Thursday, 21 November 2019

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Cautious optimism greets Burmese minister’s overtures on labor rights

Chiang Mai (Mizzima) – Burmese migrant workers responded with cautious optimism to the words of Burma’s Deputy Foreign Minister yesterday, in which he urged the Thai Labor Minister not to arrest and prosecute Burmese migrant workers in Thailand.
Deputy Minister Maung Myint voiced his concern, as reported in Burma’s state-run New Light of Myanmar, while meeting with his Thai counterpart on the 15th of this month in the town of Pretcha Chirikan in Thailand.

A five-member Burmese delegation headed by the Deputy Foreign Minister was visiting Thailand at the invitation of Thailand’s Ministry of Labor for senior level talks running from the 14th to 16th of this month.

The Migrant Workers Affairs Department, under the National Coalition Government of the Union of Burma (NCGUB), welcomed the news, with In-charge Thet Khaing referencing the occasion as the first ever compassionate discussion on Burmese migrant worker issues on the part of Burmese authorities with their Thai counterparts.

“We welcomed it because this is a first ever recognition by the junta’s minister of his own citizens. Previously, they saw migrant workers as traitors who betrayed the country, and the workers were bullied and exploited in various ways,” Thet Khaing told Mizzima.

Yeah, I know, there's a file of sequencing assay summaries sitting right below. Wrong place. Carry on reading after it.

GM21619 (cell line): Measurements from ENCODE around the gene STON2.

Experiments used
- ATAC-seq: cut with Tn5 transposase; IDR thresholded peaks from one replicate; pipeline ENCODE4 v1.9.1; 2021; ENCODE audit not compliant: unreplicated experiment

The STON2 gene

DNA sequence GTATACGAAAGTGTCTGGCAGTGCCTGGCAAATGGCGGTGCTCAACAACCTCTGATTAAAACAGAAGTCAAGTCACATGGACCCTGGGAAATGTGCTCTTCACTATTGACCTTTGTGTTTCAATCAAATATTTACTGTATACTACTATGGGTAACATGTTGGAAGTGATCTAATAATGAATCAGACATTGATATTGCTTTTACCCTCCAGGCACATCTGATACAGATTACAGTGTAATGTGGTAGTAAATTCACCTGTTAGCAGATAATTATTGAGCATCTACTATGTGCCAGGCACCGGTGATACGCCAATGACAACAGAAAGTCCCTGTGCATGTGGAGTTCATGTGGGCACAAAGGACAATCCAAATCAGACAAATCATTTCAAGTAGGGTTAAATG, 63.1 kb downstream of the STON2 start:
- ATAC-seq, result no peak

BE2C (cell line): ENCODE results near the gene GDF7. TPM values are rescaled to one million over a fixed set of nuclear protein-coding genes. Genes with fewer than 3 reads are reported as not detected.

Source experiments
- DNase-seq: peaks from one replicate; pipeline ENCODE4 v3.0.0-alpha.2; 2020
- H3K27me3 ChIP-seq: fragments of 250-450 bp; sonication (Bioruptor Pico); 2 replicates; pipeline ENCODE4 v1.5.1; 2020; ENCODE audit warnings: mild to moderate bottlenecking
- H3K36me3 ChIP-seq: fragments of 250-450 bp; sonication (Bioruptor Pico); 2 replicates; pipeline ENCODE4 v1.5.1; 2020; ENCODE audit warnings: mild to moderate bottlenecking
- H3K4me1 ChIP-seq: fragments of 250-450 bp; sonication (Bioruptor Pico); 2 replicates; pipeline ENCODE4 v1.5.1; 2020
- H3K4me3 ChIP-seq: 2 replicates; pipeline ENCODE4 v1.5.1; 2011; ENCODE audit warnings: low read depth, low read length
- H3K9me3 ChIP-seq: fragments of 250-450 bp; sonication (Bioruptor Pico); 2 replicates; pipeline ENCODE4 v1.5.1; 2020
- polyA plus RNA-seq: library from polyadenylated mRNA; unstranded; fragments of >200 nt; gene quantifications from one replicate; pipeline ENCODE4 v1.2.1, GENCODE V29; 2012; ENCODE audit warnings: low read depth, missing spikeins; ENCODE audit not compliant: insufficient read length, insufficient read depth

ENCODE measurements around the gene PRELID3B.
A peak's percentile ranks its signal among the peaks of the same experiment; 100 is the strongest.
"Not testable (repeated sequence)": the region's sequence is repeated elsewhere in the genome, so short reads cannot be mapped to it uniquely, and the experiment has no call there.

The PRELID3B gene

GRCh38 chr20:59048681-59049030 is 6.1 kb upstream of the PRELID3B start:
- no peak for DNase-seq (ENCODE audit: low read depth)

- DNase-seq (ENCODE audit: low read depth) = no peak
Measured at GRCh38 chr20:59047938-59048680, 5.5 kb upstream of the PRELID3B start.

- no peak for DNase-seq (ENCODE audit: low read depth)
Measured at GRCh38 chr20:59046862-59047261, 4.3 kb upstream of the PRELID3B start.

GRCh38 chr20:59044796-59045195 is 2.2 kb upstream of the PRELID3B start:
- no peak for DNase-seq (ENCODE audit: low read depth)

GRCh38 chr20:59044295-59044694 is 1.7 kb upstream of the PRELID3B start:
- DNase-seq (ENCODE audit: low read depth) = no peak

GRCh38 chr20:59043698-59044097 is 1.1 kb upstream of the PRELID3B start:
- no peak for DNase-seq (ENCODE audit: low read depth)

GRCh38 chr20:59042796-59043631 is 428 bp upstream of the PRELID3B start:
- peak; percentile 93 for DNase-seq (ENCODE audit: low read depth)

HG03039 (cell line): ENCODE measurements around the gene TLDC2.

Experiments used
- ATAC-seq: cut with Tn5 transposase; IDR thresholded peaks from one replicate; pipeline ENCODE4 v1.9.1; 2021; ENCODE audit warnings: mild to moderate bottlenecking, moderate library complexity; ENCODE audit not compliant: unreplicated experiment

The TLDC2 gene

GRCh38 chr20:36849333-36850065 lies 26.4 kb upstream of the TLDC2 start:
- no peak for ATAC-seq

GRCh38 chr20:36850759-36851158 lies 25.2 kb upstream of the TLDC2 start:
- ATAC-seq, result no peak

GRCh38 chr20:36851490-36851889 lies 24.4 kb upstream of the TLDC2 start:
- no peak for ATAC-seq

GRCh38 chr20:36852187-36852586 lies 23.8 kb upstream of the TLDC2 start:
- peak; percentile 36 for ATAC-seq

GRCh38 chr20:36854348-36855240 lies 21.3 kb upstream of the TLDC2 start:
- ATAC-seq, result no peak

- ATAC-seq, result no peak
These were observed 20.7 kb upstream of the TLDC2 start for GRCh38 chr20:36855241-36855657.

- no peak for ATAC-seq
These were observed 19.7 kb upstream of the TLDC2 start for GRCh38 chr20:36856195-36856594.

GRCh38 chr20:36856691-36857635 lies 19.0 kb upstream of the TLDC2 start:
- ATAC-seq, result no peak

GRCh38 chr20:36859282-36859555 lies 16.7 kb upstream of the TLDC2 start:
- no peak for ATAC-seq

Thai Prime Minister Aphisit Veijjachiva had issued an executive order dated June 2nd to “suppress, arrest and prosecute” illegal migrant workers. Accordingly, Thai officials have arrested illegal migrant workers daily, said Thai Action Committee for Democracy in Burma (TACDB) Section Director Myint Wei.

Kyaw Thu, a Burmese migrant worker, said he is glad to hear of negotiations and discussions on migrant workers affairs by the two governments and wants to see the issuance of temporary Burmese passports with reduced fees. Moreover, he would like to see the Burmese government open passport issuing offices in Thailand.

“We welcome this sort of discussion, but the procedures adopted by the Burmese government are too complicated. It should be better than it currently is. They should expedite the passport issuing process by opening new offices at the places where the workers are living,” another migrant worker, Zeya, concurred.

Temporary passports have been issued on the Thai-Burma border since early this year in an effort to legalize migrant workers and eradicate human trafficking.

“If they made this move with the intention of vote canvassing for the upcoming election, it will not work,” warned Thet Khaing. “The workers will not vote for them, [they] see the junta as pushing them to this hard life, struggling for their livelihood in foreign countries.”

“We should demand the governments extend documents, streamlining the process. Moreover, a better process and procedure on granting bail to arrested workers should be established and better medical care given. These can be achieved if the two governments work in tandem and in sincerity with good intentions,” he added. “Migrant workers have much benefited Thailand. And both sides will benefit if side effects such as human trafficking can be eliminated.” 

Human rights and labor organizations estimate that only 900,000 out of over 2 million Burmese migrant workers in Thailand hold a valid residential permit. And according to official figures released by junta, out of nearly one million Burmese migrant workers in Thailand, only 90,918 have been issued temporary passports as of May 26th.


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